Cyber security continues to be a key concern for the Central Bank of Ireland (the "CBI") and Maples and Calder has in a previous update highlighted some of the issues for the funds industry. As part of its ongoing supervisory work (carried out since 2015) the CBI issued detailed new guidance on IT and cyber security risks in September 2016 (the "Guidance"). It incorporates the CBI's key findings and sets out over 50 recommendations regarding IT risk management and cyber security arrangements for financial services firms regulated by it ("Firms").
In September 2015, the CBI published its findings and best practice arising out of its Thematic Review – Cyber Security and Operational Risk, which it carried out across regulated Firms highlighting the need for proper control environments (including policies and procedures), risk management and board governance. The Guidance has now expanded and built on such previous regulatory advices.
The Guidance re-emphasises the importance of cyber security, noting that the CBI "is demanding increased effectiveness in this area. [The CBI is] undertaking considerable work to require improved IT risk management and cyber resilience across regulated Firms. This includes enhanced supervisory capabilities and increased focus on these risk areas." Cyber security should be among the top priorities for boards and senior management of regulated Firms.
The Guidance focuses on four areas: Governance; Risk Management; Cyber Security and Outsourcing. It highlights deficiencies/inadequate practices the CBI has encountered and sets out its expectations on good practices which regulated Firms should use in developing their policies and risk management frameworks in these areas.
The Guidance confirms that supervisory oversight of IT and cyber security will continue to be a primary focus for the CBI. IT and cyber risk management should be embedded in each Firm's business from the highest levels down and feature on each board's agenda on an ongoing basis.
Regarding cyber security specifically, the CBI expects that Firms should have dedicated documented policies and procedures in relation to cyber risk management which are subject to board approval and regular assessment and which clearly set out roles, responsibilities and training requirements.
Cyber risk management should address at a minimum:
(a) the identification of threats, vulnerabilities and risks and quantification of exposure specific to the Firm;
(b) the prevention and detection of security events and incidents, including reducing likelihood of occurrence and potential impact when it does;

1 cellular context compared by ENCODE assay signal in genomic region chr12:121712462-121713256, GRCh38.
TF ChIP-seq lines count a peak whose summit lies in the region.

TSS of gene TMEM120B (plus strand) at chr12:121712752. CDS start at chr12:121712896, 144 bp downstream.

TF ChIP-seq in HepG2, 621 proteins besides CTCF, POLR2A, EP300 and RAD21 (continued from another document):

(c) security incident handling; and
(d) recovery planning for stabilisation and continuity of operations in the immediate aftermath of a security incident.
A Firm should have robust safeguards in place (such as strong authentication/access controls, encryption, intrusion prevention and malware prevention).
The CBI expects a Firm to:
- Notify the CBI when it becomes aware of a cyber security/IT incident which adversely impacts that Firm's ability to provide services, its customers, reputation or financial condition.
- Have regard to the relevant industry best practice and international technical standards, particularly as the Guidance states such standards will inform and shape the CBI's supervisory and inspections approach to IT risk management.
Cyber security is an increasing commercial threat and remains high on the agenda for regulators. It is therefore crucial that robust systems and controls are put in place.
In an Irish investment funds context, the applicability of some of the measures in the Guidance will need to be assessed based on the relevant fund's operational structure and the extent to which it outsources various functions.
Fund boards should ensure that they manage the cyber security threat at an internal and external third party level and should consider the following measures in light of the Guidance:
- Have a cyber security policy in place that is monitored on an on-going basis and updated accordingly;
- Ensure IT risk/cyber security is a standing agenda point for each board meeting;
- Reassess the content of ongoing reporting from service providers, and consider escalation of incidents during reporting periods;
- Evaluate each service providers' systems and procedures regularly (at least annually); and
- Review offering documents to consider if new/additional risk factor disclosure is warranted.
In October 2016, the G7 also issued guidance, the "G7 Fundamental Elements of Cybersecurity for the Financial Sector". In this guidance, the G7 has set out "non-binding, high-level fundamental elements ... designed for financial sector private and public entities to tailor to their specific operational and threat landscape, role in the sector, and legal and regulatory requirements". The European Commission actively contributed to developing these fundamental elements, and has welcomed their endorsement by the G7, noting they "represent a positive step towards a co-ordinated cyber security approach within the financial sector".
The content of this article is intended to provide a general guide to the subject matter. Specialist advice should be sought about your specific circumstances.